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Family farmers struggle to keep up with fast-warming world



Young African farmers Mavis Gofa and Andrew Goodman had a vastly different upbringing - Gofa grew up on a one-hectare (2.5-acre) farm and could not afford to finish high school, while Goodman’s family cultivated 275 hectares and educated him in Britain.

Both want a better life for the families who run the world’s half a billion small farms, many of whom remain steeped in poverty despite producing about 80% of food consumed in Asia and sub-Saharan Africa, according to the United Nations.

It is a tough ask as climate change makes life even harder for millions of small-scale farmers - with scientists predicting more frequent and intense floods, droughts and storms.

A recent study led by University College London (UCL) showed such experiences could become widespread as the planet warms, with significant implications for hunger and inequality.

It looked at 18 crops - including those grown mainly in developing nations such as cassava, groundnut and rapeseed - representing 70% of the world’s crop area and about 65% of its calorific intake.

The study found that harvests of key crops - such as pulses in West Africa, rice in India and Pakistan, and wheat in Sudan - would fall if temperatures rose 1 degree Celsius above today’s levels, even without other impacts such as floods.

Globally, the average temperature has so far risen a little more than 1C since pre-industrial times, although the change varies in different parts of the world - and projections are for warming to increase further to 3C or more this century.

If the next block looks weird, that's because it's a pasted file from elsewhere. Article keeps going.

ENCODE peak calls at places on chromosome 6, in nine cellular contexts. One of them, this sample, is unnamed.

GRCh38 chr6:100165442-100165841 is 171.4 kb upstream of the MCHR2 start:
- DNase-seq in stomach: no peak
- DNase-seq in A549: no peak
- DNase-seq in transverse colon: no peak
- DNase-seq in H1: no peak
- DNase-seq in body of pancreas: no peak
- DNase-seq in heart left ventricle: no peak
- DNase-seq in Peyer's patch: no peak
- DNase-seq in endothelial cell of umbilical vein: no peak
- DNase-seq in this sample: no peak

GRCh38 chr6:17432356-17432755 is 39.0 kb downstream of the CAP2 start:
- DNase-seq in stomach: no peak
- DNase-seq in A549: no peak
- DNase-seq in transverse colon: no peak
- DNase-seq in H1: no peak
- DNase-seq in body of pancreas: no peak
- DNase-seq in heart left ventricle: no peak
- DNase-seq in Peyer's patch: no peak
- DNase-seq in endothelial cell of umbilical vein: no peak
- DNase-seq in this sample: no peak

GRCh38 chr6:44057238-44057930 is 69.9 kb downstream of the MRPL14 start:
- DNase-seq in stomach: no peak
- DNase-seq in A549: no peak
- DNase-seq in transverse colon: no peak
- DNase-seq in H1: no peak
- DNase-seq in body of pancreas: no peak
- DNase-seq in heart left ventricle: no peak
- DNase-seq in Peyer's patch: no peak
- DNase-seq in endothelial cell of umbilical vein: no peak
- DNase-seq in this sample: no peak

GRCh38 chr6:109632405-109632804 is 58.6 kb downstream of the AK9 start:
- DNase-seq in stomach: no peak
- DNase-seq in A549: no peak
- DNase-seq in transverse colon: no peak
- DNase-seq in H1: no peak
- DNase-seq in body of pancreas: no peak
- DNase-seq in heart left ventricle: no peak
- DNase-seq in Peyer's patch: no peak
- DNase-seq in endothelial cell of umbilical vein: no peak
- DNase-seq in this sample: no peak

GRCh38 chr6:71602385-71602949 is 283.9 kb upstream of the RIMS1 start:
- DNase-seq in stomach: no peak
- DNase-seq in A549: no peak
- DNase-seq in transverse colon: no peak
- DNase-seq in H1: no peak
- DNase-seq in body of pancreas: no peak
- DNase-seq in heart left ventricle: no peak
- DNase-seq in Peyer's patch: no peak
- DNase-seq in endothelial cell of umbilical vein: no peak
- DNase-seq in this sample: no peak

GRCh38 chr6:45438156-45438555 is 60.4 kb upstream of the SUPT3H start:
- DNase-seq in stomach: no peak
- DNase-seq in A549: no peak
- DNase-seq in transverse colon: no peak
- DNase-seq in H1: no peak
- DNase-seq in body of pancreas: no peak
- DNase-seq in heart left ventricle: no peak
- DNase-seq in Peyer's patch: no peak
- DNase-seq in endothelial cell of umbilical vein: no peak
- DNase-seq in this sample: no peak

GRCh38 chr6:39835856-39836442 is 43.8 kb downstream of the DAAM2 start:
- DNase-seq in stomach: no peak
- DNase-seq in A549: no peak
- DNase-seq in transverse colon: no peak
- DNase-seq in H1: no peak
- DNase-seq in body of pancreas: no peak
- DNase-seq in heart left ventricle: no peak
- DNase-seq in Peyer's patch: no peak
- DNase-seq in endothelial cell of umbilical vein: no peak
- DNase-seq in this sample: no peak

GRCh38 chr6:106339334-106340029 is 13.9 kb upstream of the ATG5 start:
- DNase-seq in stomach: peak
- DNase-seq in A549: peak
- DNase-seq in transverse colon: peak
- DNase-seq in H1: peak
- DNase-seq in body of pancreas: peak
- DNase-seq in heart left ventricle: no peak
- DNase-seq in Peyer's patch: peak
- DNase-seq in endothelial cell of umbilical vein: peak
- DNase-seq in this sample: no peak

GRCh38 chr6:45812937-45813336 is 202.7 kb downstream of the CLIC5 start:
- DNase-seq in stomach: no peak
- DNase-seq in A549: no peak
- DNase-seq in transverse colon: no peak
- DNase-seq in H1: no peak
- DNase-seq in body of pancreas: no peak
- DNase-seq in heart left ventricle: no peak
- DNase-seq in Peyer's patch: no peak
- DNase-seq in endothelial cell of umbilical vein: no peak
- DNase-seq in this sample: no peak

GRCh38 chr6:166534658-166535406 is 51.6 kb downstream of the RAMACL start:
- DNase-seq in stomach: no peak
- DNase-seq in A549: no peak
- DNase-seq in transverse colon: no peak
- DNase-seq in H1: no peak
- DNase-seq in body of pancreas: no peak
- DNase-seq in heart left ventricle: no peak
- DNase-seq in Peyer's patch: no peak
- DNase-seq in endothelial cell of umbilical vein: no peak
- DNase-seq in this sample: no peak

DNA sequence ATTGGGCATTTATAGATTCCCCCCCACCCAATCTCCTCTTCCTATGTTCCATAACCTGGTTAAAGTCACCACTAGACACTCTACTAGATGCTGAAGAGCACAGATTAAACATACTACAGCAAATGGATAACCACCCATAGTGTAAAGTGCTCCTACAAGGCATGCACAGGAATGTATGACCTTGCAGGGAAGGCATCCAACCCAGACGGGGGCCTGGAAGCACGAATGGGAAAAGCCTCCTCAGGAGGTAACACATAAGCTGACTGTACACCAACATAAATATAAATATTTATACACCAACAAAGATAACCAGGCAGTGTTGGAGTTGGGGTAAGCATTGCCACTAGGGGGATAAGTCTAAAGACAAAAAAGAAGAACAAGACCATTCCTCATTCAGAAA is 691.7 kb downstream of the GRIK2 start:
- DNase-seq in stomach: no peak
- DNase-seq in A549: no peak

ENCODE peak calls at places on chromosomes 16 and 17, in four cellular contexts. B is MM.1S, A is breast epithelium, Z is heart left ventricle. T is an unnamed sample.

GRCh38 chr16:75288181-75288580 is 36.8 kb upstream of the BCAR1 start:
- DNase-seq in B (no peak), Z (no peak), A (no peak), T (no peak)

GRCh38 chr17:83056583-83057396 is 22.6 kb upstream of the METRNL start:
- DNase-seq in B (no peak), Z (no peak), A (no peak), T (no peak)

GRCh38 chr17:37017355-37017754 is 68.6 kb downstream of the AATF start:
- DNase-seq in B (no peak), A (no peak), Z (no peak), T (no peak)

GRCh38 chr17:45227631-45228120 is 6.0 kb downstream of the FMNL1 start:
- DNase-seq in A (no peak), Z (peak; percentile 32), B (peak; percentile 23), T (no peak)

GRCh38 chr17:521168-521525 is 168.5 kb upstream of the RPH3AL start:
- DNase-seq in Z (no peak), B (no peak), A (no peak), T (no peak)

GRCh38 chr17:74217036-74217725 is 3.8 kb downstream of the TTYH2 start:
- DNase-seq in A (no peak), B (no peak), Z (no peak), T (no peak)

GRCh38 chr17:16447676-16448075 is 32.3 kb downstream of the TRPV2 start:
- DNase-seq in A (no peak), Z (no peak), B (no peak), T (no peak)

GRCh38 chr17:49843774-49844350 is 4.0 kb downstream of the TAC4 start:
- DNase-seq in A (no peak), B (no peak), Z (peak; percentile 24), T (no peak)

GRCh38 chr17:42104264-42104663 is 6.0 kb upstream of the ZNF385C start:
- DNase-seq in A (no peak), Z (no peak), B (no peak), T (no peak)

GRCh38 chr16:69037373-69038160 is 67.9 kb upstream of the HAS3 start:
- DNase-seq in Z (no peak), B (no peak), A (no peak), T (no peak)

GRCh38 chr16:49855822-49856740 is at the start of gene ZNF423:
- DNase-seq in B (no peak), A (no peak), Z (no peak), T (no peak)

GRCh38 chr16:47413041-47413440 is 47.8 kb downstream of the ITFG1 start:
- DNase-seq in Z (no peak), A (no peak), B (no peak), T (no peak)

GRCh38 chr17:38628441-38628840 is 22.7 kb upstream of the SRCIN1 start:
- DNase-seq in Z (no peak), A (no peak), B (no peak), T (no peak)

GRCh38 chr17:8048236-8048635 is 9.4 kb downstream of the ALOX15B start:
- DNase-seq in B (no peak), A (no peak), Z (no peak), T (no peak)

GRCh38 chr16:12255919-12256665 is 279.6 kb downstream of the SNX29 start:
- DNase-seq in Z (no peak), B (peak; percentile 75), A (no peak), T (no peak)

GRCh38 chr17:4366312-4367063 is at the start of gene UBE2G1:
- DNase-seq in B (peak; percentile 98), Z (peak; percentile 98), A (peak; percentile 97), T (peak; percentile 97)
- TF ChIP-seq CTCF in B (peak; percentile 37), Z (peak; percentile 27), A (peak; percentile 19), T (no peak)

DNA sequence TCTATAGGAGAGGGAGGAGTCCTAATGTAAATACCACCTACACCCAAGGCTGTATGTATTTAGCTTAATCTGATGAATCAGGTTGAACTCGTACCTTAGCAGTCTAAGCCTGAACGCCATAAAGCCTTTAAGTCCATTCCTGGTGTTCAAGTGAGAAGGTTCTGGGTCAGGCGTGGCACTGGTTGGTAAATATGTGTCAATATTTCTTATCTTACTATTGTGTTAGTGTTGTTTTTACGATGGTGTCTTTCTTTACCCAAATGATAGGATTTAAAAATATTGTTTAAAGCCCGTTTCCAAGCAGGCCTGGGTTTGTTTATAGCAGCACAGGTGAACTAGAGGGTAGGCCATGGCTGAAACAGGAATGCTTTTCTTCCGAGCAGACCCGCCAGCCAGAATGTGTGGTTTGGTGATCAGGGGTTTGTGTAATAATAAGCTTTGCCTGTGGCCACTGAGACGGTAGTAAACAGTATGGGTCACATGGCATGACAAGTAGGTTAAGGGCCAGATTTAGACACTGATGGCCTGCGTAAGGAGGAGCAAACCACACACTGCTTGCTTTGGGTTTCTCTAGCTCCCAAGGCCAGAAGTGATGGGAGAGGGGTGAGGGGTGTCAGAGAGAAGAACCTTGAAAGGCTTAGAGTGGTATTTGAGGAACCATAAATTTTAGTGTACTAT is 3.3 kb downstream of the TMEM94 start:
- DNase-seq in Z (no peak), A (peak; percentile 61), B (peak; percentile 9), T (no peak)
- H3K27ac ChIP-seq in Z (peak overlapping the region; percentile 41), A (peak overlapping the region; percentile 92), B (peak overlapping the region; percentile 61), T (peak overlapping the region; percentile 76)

The study also said countries where increasing temperatures cause the most negative impacts already have lower-than-average yields and are struggling to feed their citizens, denting their resilience and ability to adapt to additional heating.

Poor nations face a triple whammy with food production pummelled, higher levels of atmospheric carbon dioxide reducing nutrients in crops, and a resulting spike in hunger and malnutrition, warned Paolo Agnolucci, the study’s lead author.

About 690 million people, or one in 11, went without enough to eat in 2019, and the United Nations has warned the COVID-19 pandemic could add another 132 million to that number in 2020.

The social implications of even 1C of additional warming could be “massive”, added Agnolucci, associate professor at UCL.

With global climate action moving at a slow pace, many small farmers in Africa are diversifying crops, to adapt to worsening weather extremes and shifting climate patterns.

Millions of small farmers have “woefully low access” to mobile networks and the Internet, putting digital technologies that could help them out of reach, said a study this month.

Less than 40% of farms smaller than a hectare have 3G or 4G cellular services and the cost of data remains prohibitive in many parts of Africa, said the International Center for Tropical Agriculture.

The UCL-led study said expansion of irrigation and increased use of fertilisers and pesticides could protect yields, but would come with environmental costs, from growing water scarcity to nitrous oxide emissions from fertilisers.

The only long-lasting solution is cooperation to help transfer technology from rich to poor countries, said UCL’s Agnolucci. Without this, the number of farmers quitting their land and migrating north could grow, he warned.( Reuters.)

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